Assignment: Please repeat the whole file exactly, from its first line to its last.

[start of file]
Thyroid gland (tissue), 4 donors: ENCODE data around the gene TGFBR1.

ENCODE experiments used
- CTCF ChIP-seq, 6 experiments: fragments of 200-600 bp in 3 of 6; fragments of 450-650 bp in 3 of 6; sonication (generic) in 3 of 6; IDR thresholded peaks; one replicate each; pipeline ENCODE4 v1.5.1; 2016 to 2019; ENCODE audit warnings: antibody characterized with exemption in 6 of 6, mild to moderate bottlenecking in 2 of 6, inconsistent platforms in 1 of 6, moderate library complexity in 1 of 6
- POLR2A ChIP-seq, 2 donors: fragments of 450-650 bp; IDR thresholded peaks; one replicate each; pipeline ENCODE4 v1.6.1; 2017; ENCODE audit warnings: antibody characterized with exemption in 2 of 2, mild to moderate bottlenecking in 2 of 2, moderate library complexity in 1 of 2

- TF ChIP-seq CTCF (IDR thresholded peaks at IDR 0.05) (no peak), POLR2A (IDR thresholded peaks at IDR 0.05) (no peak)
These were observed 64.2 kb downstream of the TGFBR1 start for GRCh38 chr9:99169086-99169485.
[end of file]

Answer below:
Thyroid gland (tissue), 4 donors: ENCODE data around the gene TGFBR1.

ENCODE experiments used
- CTCF ChIP-seq, 6 experiments: fragments of 200-600 bp in 3 of 6; fragments of 450-650 bp in 3 of 6; sonication (generic) in 3 of 6; IDR thresholded peaks; one replicate each; pipeline ENCODE4 v1.5.1; 2016 to 2019; ENCODE audit warnings: antibody characterized with exemption in 6 of 6, mild to moderate bottlenecking in 2 of 6, inconsistent platforms in 1 of 6, moderate library complexity in 1 of 6
- POLR2A ChIP-seq, 2 donors: fragments of 450-650 bp; IDR thresholded peaks; one replicate each; pipeline ENCODE4 v1.6.1; 2017; ENCODE audit warnings: antibody characterized with exemption in 2 of 2, mild to moderate bottlenecking in 2 of 2, moderate library complexity in 1 of 2

- TF ChIP-seq CTCF (IDR thresholded peaks at IDR 0.05) (no peak), POLR2A (IDR thresholded peaks at IDR 0.05) (no peak)
These were observed 64.2 kb downstream of the TGFBR1 start for GRCh38 chr9:99169086-99169485.